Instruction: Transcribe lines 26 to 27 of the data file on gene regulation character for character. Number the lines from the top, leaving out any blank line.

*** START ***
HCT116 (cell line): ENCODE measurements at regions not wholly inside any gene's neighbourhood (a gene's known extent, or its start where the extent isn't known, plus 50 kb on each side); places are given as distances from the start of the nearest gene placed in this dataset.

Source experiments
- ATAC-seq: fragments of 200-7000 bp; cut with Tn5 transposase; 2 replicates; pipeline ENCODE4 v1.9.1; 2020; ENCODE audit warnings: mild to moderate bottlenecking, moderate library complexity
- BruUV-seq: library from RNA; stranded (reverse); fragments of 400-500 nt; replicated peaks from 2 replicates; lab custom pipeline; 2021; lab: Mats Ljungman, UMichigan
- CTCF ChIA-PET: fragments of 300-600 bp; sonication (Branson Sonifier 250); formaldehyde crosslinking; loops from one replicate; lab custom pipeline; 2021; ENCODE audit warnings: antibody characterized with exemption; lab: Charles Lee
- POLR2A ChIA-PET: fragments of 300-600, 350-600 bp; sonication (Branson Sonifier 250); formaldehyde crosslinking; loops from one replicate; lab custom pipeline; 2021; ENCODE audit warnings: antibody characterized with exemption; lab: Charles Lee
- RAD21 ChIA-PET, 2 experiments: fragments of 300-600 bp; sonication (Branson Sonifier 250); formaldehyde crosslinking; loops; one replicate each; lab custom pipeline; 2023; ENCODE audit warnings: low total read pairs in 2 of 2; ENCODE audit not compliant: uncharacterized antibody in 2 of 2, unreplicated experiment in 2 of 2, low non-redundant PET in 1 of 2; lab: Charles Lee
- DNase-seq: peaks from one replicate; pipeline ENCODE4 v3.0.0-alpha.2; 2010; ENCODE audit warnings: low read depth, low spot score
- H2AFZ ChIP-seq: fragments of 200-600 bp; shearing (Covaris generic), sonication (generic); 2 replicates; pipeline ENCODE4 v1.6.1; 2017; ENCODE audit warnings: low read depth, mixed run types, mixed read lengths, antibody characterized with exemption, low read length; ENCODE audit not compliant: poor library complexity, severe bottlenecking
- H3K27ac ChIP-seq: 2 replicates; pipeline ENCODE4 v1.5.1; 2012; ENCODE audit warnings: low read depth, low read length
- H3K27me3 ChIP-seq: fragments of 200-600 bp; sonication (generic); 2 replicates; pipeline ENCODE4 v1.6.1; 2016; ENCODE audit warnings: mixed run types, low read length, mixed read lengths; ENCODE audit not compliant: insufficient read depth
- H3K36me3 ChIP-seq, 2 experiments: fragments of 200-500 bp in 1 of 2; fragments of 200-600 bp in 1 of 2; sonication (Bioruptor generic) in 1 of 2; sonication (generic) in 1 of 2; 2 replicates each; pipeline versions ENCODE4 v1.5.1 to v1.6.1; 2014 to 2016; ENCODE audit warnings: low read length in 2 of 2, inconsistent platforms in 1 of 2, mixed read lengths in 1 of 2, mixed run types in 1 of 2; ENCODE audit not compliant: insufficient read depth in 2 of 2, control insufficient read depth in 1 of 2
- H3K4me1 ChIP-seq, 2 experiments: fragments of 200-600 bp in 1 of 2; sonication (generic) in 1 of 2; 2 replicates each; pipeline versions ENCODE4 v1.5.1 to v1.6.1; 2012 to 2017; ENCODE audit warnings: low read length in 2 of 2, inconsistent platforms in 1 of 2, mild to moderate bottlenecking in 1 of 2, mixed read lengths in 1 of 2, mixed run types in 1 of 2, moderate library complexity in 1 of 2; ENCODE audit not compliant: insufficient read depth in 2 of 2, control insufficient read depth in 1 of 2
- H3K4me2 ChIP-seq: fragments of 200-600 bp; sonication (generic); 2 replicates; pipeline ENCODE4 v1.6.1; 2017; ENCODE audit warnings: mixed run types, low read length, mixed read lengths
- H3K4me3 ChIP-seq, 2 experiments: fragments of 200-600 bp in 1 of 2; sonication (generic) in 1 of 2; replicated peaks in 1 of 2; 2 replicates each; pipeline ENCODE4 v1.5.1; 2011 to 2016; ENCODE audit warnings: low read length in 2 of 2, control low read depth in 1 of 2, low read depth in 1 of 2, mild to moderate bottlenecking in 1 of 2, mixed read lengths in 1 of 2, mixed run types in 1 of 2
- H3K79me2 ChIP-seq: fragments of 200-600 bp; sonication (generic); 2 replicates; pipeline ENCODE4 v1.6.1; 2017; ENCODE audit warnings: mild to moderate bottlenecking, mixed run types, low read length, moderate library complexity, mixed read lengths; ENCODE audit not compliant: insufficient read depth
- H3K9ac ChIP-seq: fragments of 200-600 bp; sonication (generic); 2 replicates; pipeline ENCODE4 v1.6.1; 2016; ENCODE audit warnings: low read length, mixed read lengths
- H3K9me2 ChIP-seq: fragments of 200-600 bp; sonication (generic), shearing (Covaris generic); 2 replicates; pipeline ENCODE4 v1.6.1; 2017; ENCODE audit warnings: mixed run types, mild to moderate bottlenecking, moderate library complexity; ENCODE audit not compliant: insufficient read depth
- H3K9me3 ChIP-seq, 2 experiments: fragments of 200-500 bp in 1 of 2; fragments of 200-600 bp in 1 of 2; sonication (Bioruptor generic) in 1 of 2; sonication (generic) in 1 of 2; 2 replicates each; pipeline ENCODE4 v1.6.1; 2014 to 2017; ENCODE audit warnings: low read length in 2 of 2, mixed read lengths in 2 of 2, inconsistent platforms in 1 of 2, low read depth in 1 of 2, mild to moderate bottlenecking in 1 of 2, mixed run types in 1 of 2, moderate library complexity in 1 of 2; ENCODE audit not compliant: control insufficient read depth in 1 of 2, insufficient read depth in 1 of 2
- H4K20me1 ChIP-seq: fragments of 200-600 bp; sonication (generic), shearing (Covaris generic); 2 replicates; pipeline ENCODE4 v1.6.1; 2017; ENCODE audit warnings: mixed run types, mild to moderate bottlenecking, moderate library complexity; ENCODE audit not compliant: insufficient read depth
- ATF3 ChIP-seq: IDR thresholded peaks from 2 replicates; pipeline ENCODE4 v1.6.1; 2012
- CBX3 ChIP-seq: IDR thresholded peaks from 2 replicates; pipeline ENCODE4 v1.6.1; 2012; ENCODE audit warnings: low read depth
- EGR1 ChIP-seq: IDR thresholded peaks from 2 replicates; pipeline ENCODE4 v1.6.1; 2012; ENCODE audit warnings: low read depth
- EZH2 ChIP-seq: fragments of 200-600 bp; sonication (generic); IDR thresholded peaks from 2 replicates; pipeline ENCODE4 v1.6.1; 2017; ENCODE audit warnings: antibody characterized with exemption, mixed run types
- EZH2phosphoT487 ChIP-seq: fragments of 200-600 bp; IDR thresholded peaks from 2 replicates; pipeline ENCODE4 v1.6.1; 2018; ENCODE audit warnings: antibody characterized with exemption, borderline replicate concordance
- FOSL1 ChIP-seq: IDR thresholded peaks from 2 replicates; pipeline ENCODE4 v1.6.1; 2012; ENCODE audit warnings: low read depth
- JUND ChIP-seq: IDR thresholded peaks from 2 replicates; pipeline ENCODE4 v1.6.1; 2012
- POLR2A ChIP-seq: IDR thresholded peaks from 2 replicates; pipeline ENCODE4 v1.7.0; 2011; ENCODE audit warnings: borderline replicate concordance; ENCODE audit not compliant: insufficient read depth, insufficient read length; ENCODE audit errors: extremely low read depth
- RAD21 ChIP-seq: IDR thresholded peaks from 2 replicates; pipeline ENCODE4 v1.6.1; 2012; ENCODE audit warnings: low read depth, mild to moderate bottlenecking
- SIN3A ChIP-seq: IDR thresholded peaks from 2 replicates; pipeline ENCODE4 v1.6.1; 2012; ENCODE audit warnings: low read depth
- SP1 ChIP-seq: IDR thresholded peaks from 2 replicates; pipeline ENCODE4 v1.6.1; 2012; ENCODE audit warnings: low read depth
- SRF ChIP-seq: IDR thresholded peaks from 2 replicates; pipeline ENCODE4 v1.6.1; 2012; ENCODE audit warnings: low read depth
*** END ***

- FOSL1 ChIP-seq: IDR thresholded peaks from 2 replicates; pipeline ENCODE4 v1.6.1; 2012; ENCODE audit warnings: low read depth
- JUND ChIP-seq: IDR thresholded peaks from 2 replicates; pipeline ENCODE4 v1.6.1; 2012